Palmer Lake Historical Society
Serving the Tri-Lakes/Palmer Divide Since 1956
P.O. Box 662, Palmer Lake, CO 80133

 

Click here to download PLHS membership brochure
Click to view this PLHS brochure in pdf format

Dan's History Snippets
Contributed by Dan Edwards

Dan has gleaned news snippets from various newspapers that have now been digitized. The newspapers researched reach back to the late 1800’s. All spellings, punctuation, and phrasing are taken verbatim from the source material.

From the Gazette

Sunday about 11 a.m. the residence and harness shop of L.M. McFarland & Son was discovered to be on fire, and at one o’clock was entirely consumed. The flames soon communicated to the Delmonico restaurant, from there to Husted Bros.’ feed store, and in less than two hours all were burned to the ground. By vigorous work the blaze was confined to the buildings mentioned, although fully one-half the town was indirectly exposed. The hard fight was to save Dr. Bonnet’s residence and drug store on the west, the Dunshee block across the street south and Dennis Whalen’s blacksmith and wagon shop on the east. Water was poured on and wet blankets put on the roofs and sides of the buildings, still they were badly scorched, and the glass front of the Dunshee block was completely destroyed. The alarm of fire was given soon after service began at the church, and the whole congregation, including the minister, came down and worked with a will so that all the contents of the restaurant and most of the stock in the feed store were saved.

The ladies in the town deserve special mention. They worked for hours carrying water. Fully half the town was at Palmer Lake attending the Firemen’s picnic when the fire broke out. Agent Warren of the Santa Fe telegraphed to Palmer Lake for help. The Santa Fe company sent a special with the Colorado Springs Hook and Ladder company, but the buildings were all consumed before they arrived. About 7 o’clock the barn of W.B. Walker was discovered to be on fire, but the prompt assistance of the citizens with their pails of water put the fire out before any damage was done.

It is estimated the loss will reach thirty-five hundred dollars. The Walker building in which was situated the restaurant and feed store estimated a loss of $1200; no insurance. L.M. McFarland, loss $1000; insurance on building and stock, $700. Husted Bros. on stock, $200; no insurance. The Dunshee block and Dr. Bonnet’s building about $1100.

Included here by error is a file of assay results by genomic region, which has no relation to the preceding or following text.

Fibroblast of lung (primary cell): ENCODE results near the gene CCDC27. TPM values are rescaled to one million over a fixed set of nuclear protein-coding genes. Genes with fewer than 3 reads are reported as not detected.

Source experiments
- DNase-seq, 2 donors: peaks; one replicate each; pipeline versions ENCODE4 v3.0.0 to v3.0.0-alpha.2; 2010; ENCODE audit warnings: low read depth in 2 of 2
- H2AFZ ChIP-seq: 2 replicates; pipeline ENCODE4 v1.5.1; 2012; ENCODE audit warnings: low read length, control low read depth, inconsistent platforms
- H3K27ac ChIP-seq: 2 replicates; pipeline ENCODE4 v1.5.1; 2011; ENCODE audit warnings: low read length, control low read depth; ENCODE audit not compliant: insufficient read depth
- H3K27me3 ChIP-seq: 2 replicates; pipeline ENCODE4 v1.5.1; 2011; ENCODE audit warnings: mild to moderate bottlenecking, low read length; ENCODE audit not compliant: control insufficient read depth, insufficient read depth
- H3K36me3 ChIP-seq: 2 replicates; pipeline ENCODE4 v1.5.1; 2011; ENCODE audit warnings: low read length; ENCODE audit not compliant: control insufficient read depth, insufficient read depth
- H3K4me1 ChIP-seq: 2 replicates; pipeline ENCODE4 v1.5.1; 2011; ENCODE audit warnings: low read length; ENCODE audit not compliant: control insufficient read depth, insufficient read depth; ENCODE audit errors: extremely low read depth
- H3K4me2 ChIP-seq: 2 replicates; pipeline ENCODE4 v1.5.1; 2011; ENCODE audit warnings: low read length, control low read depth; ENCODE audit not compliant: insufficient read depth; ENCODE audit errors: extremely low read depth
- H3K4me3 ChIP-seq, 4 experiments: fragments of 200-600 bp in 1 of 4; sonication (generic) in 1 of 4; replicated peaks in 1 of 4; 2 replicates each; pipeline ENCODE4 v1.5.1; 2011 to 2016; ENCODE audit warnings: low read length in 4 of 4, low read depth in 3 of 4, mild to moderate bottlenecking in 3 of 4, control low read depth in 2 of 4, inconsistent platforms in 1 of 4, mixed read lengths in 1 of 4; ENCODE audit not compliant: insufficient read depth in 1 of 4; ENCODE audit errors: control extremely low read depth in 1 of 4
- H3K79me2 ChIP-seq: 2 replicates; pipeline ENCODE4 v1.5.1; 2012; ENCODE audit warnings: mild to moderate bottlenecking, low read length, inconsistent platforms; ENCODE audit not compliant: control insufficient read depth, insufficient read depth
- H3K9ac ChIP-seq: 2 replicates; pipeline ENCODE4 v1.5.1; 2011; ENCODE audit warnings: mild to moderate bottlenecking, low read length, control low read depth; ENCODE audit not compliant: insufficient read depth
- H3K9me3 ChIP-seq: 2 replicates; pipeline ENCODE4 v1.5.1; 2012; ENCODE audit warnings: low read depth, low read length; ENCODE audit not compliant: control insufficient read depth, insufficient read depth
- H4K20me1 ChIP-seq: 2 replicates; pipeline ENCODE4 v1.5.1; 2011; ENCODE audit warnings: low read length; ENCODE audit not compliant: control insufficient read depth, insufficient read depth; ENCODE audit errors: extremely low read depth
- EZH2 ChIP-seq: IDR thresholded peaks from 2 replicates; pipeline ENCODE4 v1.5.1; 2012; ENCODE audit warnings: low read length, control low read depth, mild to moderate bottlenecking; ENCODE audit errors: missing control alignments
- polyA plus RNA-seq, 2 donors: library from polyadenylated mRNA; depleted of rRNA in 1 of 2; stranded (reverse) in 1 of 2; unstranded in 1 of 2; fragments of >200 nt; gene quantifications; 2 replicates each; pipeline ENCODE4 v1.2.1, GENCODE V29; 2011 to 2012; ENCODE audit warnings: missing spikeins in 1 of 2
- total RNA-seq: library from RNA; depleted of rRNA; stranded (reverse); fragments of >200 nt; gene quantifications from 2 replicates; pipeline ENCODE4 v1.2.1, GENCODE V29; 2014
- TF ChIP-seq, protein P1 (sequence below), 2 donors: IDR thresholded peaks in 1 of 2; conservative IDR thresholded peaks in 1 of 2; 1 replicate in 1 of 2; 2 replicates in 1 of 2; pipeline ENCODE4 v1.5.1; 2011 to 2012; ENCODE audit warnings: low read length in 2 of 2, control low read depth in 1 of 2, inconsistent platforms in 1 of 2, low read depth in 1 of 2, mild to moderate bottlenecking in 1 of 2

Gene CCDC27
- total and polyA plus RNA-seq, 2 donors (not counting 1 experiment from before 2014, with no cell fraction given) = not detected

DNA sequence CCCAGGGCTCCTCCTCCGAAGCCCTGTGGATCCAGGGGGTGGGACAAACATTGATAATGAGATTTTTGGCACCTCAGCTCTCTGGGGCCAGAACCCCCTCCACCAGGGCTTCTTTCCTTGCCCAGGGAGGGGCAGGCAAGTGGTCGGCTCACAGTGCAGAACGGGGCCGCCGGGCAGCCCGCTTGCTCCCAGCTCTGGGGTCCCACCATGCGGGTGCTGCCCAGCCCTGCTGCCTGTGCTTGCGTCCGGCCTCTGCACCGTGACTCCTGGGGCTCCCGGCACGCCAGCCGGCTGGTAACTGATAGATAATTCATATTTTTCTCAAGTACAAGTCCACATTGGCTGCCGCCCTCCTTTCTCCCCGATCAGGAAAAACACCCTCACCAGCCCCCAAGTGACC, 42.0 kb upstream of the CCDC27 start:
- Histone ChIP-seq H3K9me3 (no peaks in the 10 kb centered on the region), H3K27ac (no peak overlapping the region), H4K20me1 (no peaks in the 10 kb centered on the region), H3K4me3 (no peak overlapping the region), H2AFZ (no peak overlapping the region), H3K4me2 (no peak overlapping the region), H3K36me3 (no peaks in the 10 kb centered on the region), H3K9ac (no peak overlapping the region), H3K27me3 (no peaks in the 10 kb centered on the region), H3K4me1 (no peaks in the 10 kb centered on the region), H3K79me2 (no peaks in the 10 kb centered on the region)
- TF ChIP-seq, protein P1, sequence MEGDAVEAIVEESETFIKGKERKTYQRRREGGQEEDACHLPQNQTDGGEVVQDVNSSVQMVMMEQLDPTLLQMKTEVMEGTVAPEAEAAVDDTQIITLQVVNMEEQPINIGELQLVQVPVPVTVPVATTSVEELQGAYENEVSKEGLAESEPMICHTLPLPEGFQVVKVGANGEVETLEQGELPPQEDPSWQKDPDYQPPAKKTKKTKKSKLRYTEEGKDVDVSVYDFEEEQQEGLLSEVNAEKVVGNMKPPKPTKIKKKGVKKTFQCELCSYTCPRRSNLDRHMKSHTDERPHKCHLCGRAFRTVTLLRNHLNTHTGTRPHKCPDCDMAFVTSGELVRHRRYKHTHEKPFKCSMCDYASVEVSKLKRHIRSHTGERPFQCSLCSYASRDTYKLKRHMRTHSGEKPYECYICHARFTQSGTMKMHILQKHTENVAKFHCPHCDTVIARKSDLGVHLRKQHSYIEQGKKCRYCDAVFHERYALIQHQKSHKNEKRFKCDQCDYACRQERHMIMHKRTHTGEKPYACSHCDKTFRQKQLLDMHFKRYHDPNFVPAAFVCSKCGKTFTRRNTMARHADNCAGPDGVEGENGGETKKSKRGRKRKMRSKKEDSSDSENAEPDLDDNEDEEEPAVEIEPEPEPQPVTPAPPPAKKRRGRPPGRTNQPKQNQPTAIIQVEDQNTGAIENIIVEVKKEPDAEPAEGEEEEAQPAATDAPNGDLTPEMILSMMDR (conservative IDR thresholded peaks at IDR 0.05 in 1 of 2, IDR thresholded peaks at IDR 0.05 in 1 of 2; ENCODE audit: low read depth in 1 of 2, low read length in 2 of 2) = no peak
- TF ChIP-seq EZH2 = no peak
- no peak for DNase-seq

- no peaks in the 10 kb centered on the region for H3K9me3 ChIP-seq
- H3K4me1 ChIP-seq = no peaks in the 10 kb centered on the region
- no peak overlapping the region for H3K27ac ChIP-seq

From the Rocky Mountain News

Our iron spring still continues to attract attention.

The farmer’s heart rejoices—rain has come and plenty of it, and everything looks thriving once more. Potatoes are above par.

W.E. Killen, pump repairer for the Denver & Rio Grande railway, has recently arrived in town with his family and sister.

Mr. J.C. Agnew recently climbed to the top of Cathedral rock—the only man who has ever performed the feat—and he does not desire to do it again.

Going twenty miles to get a tooth pulled is not a very pleasant undertaking, especially when one is suffering untold agony. Yet Monument folk are compelled to do it, their town doctor not having received his instruments as yet.

There is a prospect of a tie war in view of the fact that the Denver & Rio Grande have issued instructions to their agents between Denver and Colorado Springs not to receive any ties for shipment for outside parties. It is well-known that the Denver & New Orleans railway have a large number of first-class ties awaiting shipment between these points, and interested parties are waiting to see what the end will be.

Our iron spring still continues to attract attention.

The farmer’s heart rejoices—rain has come and plenty of it, and everything looks thriving once more. Potatoes are above par.

W.E. Killen, pump repairer for the Denver & Rio Grande railway, has recently arrived in town with his family and sister.

Mr. J.C. Agnew recently climbed to the top of Cathedral rock—the only man who has ever performed the feat—and he does not desire to do it again.

Going twenty miles to get a tooth pulled is not a very pleasant undertaking, especially when one is suffering untold agony. Yet Monument folk are compelled to do it, their town doctor not having received his instruments as yet.

There is a prospect of a tie war in view of the fact that the Denver & Rio Grande have issued instructions to their agents between Denver and Colorado Springs not to receive any ties for shipment for outside parties. It is well-known that the Denver & New Orleans railway have a large number of first-class ties awaiting shipment between these points, and interested parties are waiting to see what the end will be.

If you would like to learn more about Tri-Lakes history, the Palmer Lake Historical Society, or the Lucretia Vaile Museum, please e-mail us at PLHS@PalmerDivideHistory.org.